FAQ’s on CAM

FACTS ON COMPLIMENTARY AND ALTERNATIVE MEDICINE (CAM)

According to CNN one-half of all medical schools now offer courses in alternative medicine.

The World Health Organization estimates that between 65 to 80 percent of the world’s population (about 3 billion people) rely on traditional (alternative) medicine as their primary form of health care.

In 1993, American consumers spent almost $1.5 billion dollars on herbal remedies-ten times more than was spent on over-the-counter sleeping pills from grocery stores and drug stores.

Worldwide, only 10 to 30 percent of people use conventional medicine, 70 to 90 percent use alternative medicine.

Approximately $22 million of U.S. government money has already been spent on alternative medical research since 1992 at the National Institutes of Health and Public Health Services.

The American Medical Association (AMA), in Resolution #514, “is 
encouraging its members to become better informed regarding alternative (complementary) medicine and to participate in appropriate studies of it.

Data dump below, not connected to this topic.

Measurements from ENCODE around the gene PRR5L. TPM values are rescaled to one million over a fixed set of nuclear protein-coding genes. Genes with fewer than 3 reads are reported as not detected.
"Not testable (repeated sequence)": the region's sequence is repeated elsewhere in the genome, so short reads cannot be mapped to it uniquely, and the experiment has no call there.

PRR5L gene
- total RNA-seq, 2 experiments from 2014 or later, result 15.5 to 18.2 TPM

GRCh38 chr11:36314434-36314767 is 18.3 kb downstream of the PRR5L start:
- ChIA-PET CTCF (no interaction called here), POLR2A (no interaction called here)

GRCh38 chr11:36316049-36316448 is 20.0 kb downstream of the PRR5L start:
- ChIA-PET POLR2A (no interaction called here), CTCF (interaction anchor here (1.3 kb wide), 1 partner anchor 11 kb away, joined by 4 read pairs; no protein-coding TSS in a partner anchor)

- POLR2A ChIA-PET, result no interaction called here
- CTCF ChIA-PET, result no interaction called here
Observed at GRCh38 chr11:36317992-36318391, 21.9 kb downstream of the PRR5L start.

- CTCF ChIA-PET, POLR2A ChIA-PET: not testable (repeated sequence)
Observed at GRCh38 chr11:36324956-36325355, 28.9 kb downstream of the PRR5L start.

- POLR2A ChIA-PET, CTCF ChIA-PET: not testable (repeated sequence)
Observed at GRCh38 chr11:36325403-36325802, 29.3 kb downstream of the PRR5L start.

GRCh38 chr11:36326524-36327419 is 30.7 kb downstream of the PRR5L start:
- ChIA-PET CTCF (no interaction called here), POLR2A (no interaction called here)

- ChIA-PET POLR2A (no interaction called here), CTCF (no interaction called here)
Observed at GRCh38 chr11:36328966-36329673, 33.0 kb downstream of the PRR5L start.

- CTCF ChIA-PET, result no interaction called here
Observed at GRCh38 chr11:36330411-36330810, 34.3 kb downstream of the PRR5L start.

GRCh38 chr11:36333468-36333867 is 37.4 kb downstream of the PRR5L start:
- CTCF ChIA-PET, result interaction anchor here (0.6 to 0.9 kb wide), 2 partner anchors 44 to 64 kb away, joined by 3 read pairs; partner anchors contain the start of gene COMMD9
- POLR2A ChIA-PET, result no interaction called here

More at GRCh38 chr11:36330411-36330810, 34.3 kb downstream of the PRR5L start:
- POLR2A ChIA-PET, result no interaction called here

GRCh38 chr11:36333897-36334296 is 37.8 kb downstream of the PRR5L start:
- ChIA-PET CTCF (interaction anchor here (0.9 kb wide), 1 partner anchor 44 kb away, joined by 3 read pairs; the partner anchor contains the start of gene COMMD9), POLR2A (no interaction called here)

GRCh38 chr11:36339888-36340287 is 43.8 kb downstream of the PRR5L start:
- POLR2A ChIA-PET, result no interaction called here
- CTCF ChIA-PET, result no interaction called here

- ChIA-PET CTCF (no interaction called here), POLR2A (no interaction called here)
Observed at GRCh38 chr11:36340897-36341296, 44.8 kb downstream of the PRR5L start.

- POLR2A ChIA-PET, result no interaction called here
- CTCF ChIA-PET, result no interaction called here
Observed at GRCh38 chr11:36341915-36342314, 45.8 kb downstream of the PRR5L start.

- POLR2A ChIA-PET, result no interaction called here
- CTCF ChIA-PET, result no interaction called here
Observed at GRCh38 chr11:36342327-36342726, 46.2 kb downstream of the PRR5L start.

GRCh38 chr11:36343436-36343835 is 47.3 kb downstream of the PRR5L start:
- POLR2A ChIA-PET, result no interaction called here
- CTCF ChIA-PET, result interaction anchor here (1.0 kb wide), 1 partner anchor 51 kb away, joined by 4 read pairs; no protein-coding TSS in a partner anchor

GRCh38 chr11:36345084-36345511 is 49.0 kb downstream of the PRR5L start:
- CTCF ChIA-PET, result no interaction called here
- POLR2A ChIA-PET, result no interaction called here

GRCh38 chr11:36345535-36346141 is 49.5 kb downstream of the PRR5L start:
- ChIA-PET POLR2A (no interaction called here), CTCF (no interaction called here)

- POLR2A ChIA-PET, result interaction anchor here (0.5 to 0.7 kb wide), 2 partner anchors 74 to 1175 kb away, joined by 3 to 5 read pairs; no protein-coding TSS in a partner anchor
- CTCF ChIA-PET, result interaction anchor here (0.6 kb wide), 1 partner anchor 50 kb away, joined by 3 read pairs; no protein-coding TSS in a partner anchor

Almost one-third of American medical schools-among them: Harvard, Yale, John’s Hopkins, and Georgetown Universities-now offer coursework in alternative methods including nutrition.

Mutual of Omaha says it saves about $6.50 in covering non-standard (alternative) treatments.

74 percent of the American population desires a more natural approach to health care.

Of the one out of three Americans who say they have used alternative medicine techniques, 84 percent said they would use it again.

Traditional Chinese medicine has been chosen by the World Health 
Organization for worldwide propagation to meet the heath care and nutrition needs of the twenty-first century.

The U.S. government sponsors the use of acupuncture in drug 
rehabilitation programs.

One out of every ten Americans is under the care of a chiropractor.

In 1991, Americans made more visits to unconventional health care 
providers (425 million) than to conventional doctors (388 million).

One out of three Americans used unconventional medicine in 1991.

Americans spent almost $13.7 billion on unconventional health care in 1991.

75 percent of that $13.7 billion (above) was out of pocket.

12 percent of Fortune 500 companies offer alternative medicine as part of their health care compensation packages.  That percentage was expected to increase to 18 percent by the end of 1996.